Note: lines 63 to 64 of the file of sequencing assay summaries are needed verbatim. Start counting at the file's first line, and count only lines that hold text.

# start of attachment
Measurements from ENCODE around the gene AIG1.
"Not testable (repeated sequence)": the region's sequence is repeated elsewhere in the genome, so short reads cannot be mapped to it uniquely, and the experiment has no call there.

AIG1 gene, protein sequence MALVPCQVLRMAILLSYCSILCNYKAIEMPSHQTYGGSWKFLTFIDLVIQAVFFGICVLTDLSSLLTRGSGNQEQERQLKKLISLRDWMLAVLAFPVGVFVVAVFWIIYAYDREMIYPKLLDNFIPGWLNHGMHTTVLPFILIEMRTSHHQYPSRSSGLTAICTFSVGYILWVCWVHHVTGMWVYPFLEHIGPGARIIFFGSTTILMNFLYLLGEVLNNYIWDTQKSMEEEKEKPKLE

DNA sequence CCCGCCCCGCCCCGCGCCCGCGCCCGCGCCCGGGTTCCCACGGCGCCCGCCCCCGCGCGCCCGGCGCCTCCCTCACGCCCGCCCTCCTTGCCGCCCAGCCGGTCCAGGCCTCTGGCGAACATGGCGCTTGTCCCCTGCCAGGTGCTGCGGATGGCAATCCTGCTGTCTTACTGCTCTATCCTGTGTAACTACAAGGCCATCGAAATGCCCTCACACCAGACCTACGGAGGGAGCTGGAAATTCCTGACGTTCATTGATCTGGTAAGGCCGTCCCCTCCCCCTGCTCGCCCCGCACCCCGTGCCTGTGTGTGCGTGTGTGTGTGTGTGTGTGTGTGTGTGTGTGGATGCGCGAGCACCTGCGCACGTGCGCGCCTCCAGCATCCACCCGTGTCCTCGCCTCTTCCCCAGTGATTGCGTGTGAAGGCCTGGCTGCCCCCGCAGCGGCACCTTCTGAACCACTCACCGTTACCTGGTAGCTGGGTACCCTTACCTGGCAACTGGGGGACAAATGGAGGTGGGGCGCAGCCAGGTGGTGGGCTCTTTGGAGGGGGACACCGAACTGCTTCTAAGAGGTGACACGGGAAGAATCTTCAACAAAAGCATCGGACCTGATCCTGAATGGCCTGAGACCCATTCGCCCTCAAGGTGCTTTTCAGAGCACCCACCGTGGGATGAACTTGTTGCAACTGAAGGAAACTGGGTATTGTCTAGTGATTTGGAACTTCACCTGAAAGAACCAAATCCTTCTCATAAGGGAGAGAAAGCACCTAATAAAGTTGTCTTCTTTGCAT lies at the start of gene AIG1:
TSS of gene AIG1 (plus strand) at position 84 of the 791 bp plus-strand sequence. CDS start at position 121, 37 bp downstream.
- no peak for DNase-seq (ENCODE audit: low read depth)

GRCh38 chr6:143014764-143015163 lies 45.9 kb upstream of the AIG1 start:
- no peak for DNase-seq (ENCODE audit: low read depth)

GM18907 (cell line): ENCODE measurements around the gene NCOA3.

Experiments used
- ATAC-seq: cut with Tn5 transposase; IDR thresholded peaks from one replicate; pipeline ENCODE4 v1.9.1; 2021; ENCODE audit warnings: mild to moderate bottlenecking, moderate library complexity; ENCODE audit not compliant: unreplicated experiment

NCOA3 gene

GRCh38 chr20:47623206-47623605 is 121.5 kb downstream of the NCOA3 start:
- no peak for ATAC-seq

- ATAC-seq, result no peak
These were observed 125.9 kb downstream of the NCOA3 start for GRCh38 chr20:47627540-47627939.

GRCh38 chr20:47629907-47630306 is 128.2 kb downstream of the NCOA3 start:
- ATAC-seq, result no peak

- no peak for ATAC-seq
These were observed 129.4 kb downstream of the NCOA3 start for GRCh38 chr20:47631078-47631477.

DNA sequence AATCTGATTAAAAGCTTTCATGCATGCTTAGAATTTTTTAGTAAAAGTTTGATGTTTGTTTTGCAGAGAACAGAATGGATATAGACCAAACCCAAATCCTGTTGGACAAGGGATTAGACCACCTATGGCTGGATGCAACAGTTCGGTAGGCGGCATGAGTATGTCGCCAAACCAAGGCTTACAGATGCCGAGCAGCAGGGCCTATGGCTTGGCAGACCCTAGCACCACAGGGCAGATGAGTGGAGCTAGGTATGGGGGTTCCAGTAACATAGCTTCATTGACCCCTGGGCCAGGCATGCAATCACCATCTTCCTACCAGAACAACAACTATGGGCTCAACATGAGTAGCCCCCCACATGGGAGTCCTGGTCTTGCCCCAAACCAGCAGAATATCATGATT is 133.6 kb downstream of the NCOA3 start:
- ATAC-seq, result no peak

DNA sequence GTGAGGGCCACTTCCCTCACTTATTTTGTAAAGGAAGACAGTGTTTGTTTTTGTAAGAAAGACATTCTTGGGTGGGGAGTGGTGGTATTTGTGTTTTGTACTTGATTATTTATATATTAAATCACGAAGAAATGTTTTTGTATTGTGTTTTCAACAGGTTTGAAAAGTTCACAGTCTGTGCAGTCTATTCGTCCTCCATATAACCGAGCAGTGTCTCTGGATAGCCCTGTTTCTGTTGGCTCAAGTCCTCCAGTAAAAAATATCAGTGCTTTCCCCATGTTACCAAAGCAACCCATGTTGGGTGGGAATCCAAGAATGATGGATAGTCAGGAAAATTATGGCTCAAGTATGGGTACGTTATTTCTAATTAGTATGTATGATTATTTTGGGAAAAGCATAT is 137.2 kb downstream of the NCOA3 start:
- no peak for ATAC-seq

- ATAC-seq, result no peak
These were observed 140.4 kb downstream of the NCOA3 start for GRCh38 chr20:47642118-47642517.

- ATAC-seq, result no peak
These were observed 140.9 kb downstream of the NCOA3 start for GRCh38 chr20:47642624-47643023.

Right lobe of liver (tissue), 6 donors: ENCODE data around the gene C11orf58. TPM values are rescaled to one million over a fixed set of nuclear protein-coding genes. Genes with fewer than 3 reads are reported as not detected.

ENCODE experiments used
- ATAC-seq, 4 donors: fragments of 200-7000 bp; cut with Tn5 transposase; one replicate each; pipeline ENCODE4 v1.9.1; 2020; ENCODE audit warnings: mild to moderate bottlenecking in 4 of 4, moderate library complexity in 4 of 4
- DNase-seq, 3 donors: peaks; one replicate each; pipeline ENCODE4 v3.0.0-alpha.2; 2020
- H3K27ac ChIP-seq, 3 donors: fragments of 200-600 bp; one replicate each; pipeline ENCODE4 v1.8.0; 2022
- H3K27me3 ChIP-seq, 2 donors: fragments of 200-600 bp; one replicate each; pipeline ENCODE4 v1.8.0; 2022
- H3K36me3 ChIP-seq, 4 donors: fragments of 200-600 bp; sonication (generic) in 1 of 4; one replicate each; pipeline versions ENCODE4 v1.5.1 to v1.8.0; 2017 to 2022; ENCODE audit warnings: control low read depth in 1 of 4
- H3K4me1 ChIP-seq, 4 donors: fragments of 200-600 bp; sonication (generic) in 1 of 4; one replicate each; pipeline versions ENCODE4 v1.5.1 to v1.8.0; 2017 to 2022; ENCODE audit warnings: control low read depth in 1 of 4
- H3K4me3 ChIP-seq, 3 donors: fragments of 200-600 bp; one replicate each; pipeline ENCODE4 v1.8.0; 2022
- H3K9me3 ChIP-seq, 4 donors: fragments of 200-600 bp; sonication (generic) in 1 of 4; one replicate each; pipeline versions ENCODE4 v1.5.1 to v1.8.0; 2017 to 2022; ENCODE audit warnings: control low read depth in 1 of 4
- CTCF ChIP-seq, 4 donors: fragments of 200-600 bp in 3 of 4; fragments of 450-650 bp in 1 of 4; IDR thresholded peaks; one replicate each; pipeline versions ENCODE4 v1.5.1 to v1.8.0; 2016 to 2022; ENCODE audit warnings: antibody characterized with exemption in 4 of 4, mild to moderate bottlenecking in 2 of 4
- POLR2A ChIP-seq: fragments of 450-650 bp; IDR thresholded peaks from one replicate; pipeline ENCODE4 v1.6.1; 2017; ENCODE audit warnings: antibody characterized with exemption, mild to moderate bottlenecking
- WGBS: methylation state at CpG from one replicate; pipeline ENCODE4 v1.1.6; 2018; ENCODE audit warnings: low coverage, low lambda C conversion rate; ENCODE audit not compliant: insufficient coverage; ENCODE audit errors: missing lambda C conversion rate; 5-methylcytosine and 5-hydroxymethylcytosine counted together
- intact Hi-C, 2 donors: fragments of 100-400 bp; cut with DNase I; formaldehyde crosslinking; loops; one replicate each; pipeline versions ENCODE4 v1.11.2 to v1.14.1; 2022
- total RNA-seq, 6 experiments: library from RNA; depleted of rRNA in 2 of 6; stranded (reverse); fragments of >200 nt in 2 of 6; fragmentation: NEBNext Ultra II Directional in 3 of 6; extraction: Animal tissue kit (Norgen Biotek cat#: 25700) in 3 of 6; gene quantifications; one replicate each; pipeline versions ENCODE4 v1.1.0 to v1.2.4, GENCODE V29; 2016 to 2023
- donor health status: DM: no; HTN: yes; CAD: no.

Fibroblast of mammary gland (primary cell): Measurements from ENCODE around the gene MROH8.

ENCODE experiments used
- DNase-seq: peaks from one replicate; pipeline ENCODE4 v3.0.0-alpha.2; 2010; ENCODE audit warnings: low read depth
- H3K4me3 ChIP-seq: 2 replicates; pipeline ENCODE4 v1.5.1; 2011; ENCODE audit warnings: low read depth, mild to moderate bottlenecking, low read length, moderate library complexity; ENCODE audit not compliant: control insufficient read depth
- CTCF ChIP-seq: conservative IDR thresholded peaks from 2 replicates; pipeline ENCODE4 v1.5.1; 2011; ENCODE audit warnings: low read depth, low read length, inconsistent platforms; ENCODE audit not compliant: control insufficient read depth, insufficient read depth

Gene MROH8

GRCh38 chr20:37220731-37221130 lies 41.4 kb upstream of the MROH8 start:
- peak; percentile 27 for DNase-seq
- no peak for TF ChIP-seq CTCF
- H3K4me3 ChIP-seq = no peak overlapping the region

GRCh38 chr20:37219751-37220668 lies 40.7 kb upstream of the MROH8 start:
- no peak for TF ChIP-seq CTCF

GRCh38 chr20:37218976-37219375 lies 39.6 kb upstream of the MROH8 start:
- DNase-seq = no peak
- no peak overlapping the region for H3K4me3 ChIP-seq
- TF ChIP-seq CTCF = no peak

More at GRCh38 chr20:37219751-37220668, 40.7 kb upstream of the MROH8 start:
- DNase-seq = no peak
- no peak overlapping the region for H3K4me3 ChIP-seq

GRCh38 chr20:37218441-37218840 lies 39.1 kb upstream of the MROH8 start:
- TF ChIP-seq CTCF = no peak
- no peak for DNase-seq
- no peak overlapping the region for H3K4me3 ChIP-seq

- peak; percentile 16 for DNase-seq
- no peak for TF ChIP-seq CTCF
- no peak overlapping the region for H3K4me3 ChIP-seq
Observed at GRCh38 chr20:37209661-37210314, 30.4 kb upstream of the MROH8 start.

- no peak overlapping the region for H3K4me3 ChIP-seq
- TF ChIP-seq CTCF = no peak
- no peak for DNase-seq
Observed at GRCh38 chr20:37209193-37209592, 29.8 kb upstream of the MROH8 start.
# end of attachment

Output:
- no peak overlapping the region for H3K4me3 ChIP-seq

GRCh38 chr20:37218441-37218840 lies 39.1 kb upstream of the MROH8 start: